Sabathia - 15.88
Peavy - 15.59
Harden - 16.59
Bonderman - 15.44

Buehrle - 16.14

From this perspective, it's apparent that Santana will have a hard time reaching 300 victories. As far as the others go, everything depends on the teams they have backing them up. If they are lucky enough to pitch for winning ballclubs, and they perform consistently over the course of the next 15 years or so, they have an outside shot at best.

Personally, I think the 300 win barrier will never be broken again, and the new yardstick of greatness will become 250.

Flight #24
05-10-2005, 02:15 PM
Yeah, that's typical for ESPN.

Truth be told, the chance of any pitcher reaching 300 wins in the future is very remote.

Here's what the named pitchers would have to average over the rest of their careers if they all play until they're 40 years old:

Santana - 18 wins per year
Sabathia - 15.88
Peavy - 15.59
Harden - 16.59
Bonderman - 15.44

Buehrle - 16.14


Flamethrowers are sexy & all, but IMO Buehrle's got the best shot of anyone on this list for a couple of reasons:
1 - his team's going to be good enough to consistently get him 15+wins, and at least for this year, looks like it can get him 20. Santana & Peavy have good teams as well, but the rest look like they might struggle a bit.

2 - Mark's got the best bet of all of these guys to maintain his productivity. Flamethrowers tend to lose effectiveness as they get older. Plus the hard throwers tend to have more arm problems. Mark's easy delivery & pitching style (control, pace of game) make him the most sustainable of the bunch.

Combine those and I'd bet Buehrle ends up with the most wins from here on out among the group listed above. Whether that's enough to approach 30 is debatable.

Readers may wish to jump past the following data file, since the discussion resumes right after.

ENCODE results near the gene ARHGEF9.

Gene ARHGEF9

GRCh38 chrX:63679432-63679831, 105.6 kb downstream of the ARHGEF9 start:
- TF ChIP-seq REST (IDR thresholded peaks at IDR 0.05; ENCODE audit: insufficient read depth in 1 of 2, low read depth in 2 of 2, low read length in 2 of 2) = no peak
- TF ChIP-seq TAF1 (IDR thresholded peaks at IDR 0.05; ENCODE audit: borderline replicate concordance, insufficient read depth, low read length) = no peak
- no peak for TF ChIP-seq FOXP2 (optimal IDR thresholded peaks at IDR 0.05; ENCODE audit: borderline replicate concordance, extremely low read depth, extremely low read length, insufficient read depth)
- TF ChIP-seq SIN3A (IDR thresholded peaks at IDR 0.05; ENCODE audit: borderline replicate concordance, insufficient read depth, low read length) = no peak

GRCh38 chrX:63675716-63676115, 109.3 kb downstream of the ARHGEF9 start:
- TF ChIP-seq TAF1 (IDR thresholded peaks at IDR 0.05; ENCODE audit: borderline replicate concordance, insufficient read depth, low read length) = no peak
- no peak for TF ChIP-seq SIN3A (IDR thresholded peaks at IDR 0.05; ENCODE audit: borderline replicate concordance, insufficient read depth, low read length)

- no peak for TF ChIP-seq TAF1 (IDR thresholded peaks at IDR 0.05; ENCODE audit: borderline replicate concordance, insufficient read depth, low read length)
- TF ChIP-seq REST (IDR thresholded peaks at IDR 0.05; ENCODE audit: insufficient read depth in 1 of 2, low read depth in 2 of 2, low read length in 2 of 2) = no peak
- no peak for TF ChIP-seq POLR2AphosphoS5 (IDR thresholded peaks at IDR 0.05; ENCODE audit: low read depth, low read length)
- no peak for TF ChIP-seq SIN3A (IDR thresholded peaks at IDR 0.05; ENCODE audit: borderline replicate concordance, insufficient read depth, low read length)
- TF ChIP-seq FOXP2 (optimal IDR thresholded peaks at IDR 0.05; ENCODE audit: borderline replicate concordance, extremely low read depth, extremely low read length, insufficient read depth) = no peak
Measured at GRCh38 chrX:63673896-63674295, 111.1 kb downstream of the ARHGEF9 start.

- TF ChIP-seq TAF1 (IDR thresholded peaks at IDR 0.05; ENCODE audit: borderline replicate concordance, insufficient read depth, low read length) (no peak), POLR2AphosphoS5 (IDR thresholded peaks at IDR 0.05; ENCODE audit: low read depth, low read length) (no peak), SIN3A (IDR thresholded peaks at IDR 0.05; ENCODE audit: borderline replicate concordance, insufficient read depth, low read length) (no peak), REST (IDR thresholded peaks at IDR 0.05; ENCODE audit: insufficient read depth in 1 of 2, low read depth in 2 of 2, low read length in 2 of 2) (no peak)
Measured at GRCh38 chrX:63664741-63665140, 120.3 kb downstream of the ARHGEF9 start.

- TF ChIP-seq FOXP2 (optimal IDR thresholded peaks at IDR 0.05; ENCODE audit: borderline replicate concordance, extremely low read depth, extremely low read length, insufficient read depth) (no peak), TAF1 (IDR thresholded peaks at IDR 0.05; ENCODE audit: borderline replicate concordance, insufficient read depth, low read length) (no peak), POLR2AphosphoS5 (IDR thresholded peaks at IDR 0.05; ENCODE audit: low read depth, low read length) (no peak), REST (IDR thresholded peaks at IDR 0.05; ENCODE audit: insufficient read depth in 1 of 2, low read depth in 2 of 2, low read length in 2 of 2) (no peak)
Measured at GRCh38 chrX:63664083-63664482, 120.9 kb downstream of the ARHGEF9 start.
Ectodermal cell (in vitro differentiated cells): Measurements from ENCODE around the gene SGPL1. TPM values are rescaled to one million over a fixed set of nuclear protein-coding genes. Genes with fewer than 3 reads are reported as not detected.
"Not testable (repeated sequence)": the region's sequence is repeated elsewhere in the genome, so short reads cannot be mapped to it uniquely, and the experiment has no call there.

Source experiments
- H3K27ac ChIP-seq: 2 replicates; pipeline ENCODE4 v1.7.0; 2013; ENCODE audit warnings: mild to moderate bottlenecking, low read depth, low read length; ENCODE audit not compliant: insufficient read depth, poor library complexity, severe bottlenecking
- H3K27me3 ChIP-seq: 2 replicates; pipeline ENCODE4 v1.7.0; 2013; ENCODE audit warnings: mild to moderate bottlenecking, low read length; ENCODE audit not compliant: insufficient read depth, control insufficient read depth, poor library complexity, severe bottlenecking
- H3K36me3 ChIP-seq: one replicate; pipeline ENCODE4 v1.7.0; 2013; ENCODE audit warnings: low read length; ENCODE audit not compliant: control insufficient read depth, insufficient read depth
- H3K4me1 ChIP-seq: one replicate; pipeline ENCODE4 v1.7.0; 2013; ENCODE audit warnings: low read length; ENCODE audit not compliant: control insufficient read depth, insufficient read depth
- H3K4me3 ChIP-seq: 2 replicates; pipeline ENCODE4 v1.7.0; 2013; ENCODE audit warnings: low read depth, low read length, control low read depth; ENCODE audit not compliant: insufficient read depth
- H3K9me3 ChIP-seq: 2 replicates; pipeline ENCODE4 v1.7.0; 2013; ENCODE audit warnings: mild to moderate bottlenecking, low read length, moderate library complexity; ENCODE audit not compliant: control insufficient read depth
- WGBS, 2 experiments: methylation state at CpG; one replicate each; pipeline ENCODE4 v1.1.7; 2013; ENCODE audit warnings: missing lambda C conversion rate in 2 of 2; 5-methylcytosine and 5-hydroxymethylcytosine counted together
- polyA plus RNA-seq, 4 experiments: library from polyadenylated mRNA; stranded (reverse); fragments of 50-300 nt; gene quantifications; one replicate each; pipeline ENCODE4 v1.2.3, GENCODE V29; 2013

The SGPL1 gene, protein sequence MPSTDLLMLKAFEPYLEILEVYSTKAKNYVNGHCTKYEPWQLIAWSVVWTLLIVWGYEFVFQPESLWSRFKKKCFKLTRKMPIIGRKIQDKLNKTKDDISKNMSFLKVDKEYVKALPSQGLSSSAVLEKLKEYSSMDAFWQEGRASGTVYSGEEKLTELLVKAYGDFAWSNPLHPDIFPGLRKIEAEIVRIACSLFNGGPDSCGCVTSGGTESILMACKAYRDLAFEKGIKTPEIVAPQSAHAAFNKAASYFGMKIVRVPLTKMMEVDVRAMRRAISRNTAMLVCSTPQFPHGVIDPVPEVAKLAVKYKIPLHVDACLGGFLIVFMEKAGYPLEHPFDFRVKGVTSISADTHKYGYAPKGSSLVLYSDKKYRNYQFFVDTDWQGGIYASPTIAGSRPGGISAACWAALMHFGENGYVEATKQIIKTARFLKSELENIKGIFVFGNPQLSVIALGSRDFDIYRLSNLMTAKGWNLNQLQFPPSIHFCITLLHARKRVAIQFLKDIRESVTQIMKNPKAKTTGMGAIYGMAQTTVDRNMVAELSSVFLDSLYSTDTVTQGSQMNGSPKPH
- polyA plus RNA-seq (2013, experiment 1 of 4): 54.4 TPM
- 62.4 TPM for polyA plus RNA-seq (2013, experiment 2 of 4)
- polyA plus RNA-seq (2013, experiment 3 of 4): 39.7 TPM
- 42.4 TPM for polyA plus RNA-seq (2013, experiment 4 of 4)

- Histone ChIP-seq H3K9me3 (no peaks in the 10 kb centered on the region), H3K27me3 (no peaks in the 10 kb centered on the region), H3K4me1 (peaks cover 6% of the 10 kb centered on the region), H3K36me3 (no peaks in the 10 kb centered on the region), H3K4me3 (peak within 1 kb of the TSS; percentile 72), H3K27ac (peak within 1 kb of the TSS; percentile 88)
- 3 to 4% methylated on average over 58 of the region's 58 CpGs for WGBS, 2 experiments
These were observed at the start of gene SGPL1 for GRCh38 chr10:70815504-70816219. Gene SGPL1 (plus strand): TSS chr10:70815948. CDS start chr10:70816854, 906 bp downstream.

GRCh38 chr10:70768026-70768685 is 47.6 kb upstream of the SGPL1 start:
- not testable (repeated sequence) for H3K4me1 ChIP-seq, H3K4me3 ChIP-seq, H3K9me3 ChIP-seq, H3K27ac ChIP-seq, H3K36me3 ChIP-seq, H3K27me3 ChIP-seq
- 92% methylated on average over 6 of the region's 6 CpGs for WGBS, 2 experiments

Sox of White
05-10-2005, 02:15 PM
Yeah, that's typical for ESPN.

Truth be told, the chance of any pitcher reaching 300 wins in the future is very remote.

Here's what the named pitchers would have to average over the rest of their careers if they all play until they're 40 years old:

Santana - 18 wins per year
Sabathia - 15.88
Peavy - 15.59
Harden - 16.59
Bonderman - 15.44

Buehrle - 16.14

From this perspective, it's apparent that Santana will have a hard time reaching 300 victories. As far as the others go, everything depends on the teams they have backing them up. If they are lucky enough to pitch for winning ballclubs, and they perform consistently over the course of the next 15 years or so, they have an outside shot at best.

Personally, I think the 300 win barrier will never be broken again, and the new yardstick of greatness will become 250.

Just out of curiousity, what would the rest of the Sox rotation need to average per year?

NorthlakeTom
05-10-2005, 02:33 PM
Just out of curiousity, what would the rest of the Sox rotation need to average per year?

Well, if we use the same parameter of pitching until 40, El Duque would have to win 235 more games this year.

Seriously though, here's the numbers from the start of this season:

Contreras is out.

Garcia - 21.5 (for the next ten years, so he's out)

Freddy needs 11.5 per year to reach 200. Very possible. 16.5 to reach 250. Not as likely, but still possible.

Garland needs 16.93 over the next 15 years.

Buehrle has the best chance, as Flight #24 pointed out. If Jon is for real, and he has longevity, he has a slim chance. I'd say Mark and Jon have a good shot at 200, and a possible shot at 250.